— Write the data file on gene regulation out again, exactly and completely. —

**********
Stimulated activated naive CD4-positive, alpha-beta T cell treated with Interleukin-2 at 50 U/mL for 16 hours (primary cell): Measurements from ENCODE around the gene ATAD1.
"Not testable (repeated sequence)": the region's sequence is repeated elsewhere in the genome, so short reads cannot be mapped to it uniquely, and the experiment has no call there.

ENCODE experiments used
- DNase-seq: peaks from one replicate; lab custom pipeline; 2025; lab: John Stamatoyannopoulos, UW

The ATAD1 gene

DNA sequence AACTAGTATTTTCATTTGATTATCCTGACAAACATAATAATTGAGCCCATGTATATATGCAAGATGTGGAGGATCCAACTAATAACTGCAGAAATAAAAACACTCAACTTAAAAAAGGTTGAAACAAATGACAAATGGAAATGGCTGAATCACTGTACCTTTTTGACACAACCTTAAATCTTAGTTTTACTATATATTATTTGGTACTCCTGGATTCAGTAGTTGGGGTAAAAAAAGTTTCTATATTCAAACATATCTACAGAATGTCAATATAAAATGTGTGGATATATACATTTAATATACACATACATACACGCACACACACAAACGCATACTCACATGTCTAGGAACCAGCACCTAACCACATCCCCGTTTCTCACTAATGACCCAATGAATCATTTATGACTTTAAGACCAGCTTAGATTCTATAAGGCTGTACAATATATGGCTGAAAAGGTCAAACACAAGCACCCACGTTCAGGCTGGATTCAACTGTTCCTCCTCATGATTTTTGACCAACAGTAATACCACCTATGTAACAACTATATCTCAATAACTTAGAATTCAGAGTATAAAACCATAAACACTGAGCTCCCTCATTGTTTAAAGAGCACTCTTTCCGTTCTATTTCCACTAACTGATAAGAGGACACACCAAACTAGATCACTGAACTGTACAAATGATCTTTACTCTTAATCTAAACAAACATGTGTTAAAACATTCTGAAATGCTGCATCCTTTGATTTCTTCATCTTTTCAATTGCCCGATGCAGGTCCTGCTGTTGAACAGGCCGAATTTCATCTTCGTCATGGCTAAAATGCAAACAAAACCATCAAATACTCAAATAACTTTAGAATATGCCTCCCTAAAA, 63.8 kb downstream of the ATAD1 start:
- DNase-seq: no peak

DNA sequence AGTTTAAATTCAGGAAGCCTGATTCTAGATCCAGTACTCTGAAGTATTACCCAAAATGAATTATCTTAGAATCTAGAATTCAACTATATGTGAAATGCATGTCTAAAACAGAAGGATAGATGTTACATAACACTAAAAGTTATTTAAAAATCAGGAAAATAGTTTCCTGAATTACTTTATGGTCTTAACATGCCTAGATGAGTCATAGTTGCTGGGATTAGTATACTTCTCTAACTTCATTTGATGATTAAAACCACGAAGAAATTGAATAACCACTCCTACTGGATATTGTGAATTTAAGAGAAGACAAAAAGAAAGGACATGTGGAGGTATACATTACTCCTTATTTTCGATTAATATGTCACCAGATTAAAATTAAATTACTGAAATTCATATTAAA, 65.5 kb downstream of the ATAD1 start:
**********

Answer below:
Stimulated activated naive CD4-positive, alpha-beta T cell treated with Interleukin-2 at 50 U/mL for 16 hours (primary cell): Measurements from ENCODE around the gene ATAD1.
"Not testable (repeated sequence)": the region's sequence is repeated elsewhere in the genome, so short reads cannot be mapped to it uniquely, and the experiment has no call there.

ENCODE experiments used
- DNase-seq: peaks from one replicate; lab custom pipeline; 2025; lab: John Stamatoyannopoulos, UW

The ATAD1 gene

DNA sequence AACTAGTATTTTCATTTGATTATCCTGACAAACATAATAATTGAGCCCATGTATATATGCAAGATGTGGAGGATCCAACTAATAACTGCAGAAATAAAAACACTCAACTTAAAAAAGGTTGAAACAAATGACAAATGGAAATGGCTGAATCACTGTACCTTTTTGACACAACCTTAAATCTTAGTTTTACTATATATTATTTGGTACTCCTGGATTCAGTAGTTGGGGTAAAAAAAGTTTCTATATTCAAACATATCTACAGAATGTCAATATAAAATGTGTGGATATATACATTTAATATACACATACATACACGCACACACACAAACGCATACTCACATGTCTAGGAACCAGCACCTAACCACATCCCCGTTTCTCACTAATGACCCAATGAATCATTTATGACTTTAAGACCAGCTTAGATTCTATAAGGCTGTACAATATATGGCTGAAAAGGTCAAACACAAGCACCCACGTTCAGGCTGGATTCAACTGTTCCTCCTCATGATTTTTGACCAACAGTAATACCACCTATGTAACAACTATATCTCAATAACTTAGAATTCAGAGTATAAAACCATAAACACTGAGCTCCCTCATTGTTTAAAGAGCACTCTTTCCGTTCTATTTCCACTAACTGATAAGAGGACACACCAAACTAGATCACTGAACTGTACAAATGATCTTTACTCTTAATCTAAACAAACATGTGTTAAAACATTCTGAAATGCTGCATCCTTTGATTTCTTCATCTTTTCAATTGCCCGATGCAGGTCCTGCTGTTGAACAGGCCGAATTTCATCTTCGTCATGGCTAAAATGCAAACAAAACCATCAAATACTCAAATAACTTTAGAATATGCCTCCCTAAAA, 63.8 kb downstream of the ATAD1 start:
- DNase-seq: no peak

DNA sequence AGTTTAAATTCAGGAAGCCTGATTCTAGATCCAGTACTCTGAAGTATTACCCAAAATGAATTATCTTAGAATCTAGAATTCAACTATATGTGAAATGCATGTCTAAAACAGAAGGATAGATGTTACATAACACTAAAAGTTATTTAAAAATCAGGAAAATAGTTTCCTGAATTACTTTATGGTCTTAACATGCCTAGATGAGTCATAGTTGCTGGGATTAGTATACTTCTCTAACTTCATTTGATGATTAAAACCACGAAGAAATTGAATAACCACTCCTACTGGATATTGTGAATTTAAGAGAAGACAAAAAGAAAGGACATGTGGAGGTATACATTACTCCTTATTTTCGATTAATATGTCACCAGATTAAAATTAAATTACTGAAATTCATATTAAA, 65.5 kb downstream of the ATAD1 start: